Aug 14, 2023 - Transit

With future light rail expansion in question, other mass transit options stand out

Illustration of a bus seen through the view of binoculars.

Illustration: Brendan Lynch/Axios

While long-term expansion of the Phoenix area's light rail system is on the ropes due to uncertain funding, regional mass transit planners are looking at other options that can help people navigate the sprawling Valley without cars.

Driving the news: In Phoenix, looking beyond rail has become a necessity. A hard-fought compromise between Gov. Katie Hobbs, a Democrat, and Republican legislative leaders yielded an agreement that will allow Maricopa County voters to weigh in next year on a 20-year extension of a half-cent sales tax for transportation funding known as Proposition 400.

Yes, but: The agreement prohibits the use of that money to extend the light rail.

  • Though construction will continue on extensions that were already in the works along Central Avenue in south Phoenix and to the former site of Metrocenter mall, near Dunlap and 35th Avenue, in the northern part of town.

Meanwhile, local transportation officials have turned to other options beyond rail, including express buses and a type of group ride-hailing service.

What's next: Phoenix expects the first corridor of its proposed Bus Rapid Transit plan, from the former site of Metrocenter down 35th Avenue to Van Buren Street and along Van Buren to Central Avenue, to be operational in late 2028 or early 2029. The city expects to begin soliciting public input for future phases sometime next year, Brenda Yanez, a spokesperson for the city's public transit department, told Axios.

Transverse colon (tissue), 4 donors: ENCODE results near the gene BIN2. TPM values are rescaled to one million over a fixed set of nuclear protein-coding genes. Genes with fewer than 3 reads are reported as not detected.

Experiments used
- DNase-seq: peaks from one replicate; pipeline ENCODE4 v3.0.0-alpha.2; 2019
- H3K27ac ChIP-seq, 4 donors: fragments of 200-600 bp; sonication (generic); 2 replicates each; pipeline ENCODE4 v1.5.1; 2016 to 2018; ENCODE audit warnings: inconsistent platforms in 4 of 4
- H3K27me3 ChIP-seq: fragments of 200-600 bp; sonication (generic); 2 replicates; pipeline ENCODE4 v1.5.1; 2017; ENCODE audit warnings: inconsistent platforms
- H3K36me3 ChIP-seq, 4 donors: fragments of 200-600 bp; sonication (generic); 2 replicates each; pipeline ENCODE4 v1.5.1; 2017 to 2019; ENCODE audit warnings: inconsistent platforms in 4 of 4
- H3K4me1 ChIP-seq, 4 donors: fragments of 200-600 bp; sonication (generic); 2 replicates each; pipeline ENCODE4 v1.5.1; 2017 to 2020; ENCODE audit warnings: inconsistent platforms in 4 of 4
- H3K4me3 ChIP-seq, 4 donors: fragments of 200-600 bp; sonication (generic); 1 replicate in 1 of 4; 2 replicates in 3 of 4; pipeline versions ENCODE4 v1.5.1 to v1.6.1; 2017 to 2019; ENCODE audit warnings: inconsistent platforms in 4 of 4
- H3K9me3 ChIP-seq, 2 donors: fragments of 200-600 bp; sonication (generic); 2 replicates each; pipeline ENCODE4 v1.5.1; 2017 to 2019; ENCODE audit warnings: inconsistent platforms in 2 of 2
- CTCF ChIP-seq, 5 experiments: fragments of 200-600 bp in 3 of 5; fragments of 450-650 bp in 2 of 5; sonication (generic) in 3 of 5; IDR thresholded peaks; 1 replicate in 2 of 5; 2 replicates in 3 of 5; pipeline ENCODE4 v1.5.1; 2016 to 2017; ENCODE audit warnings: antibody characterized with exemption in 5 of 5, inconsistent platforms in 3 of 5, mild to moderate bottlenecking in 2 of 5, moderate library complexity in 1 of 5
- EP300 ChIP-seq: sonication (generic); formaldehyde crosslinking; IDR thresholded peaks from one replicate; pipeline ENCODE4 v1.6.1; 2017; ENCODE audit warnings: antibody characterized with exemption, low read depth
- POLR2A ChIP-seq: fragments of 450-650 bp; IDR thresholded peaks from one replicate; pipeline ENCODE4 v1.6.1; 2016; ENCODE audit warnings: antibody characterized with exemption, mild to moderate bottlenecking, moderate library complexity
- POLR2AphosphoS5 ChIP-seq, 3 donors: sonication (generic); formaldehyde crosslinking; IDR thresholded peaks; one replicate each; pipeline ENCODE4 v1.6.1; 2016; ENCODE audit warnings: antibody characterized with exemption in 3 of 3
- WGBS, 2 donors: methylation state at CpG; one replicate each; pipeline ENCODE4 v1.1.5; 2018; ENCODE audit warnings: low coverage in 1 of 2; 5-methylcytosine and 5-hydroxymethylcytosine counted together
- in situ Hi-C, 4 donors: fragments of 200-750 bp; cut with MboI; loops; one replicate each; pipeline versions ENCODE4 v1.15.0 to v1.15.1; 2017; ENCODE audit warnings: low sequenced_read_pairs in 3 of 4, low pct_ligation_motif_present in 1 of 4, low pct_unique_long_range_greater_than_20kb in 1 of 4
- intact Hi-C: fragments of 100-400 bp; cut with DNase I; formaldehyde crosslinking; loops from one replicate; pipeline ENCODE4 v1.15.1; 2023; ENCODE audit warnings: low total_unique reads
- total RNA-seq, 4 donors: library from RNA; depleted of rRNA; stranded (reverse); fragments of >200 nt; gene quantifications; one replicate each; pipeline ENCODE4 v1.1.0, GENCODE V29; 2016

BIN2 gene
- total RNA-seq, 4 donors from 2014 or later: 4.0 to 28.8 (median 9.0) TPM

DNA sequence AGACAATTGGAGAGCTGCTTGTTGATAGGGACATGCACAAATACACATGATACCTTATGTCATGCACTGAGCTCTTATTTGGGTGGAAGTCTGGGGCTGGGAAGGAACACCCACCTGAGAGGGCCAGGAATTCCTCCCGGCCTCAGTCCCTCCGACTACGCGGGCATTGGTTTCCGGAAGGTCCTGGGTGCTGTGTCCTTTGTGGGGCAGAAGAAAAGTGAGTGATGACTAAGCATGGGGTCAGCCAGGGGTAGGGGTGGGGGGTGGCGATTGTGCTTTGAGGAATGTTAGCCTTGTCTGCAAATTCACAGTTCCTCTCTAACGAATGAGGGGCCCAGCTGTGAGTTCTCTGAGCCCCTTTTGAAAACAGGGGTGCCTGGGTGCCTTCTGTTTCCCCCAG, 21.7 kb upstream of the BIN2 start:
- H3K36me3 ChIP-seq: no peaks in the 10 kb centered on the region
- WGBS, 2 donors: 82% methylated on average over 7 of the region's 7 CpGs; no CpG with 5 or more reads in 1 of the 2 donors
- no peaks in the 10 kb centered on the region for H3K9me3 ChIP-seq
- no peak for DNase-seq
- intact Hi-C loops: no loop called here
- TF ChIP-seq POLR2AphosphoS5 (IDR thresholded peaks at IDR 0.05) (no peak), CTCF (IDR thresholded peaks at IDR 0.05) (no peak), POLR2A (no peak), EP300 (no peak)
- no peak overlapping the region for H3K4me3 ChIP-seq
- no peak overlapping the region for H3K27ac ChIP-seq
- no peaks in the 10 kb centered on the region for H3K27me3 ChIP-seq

• BRT will stop every one to two miles, bypassing local bus stops, and can include features like traffic signal preemption and dedicated lanes.
  • It will have more flexibility than light rail because it's not tethered to a track, Valley Metro spokesperson Susan Tierney tells Axios.
  • Valley Metro is looking at BRT as well but has no plans to implement such a system outside Phoenix proper.

What they're saying: It's a challenge providing mass transit for the notoriously sprawling Phoenix area, "But … we try to find the best tool for each situation," said Carol Ketcherside, deputy director for service planning at Valley Metro, which runs much of the Phoenix area's mass transit.

Zoom in: Some Phoenix suburbs, including Avondale, Chandler, Goodyear and Surprise started using a system known as "microtransit" over the last year.

  • It operates like a ride-hailing service, but with fixed stops in neighborhoods that take multiple people to nearby destinations.

Zoom out: For longer hauls, Valley Metro has long operated express buses, which transport riders from far-flung corners of the Phoenix area to the urban center during morning and afternoon rush hours.

  • The buses travel on freeways and are often supported by park-and-rides.

The big picture: Valley Metro is still hoping to follow through with two major expansion plans for light rail, one that would extend it from downtown Phoenix to near the state Capitol, and another that would run parallel to Interstate 10 for nearly 10 miles into the western metro area.

This story has been corrected to reflect the Valley Metro spokesperson is Susan Tierney (not Carol Tierney).


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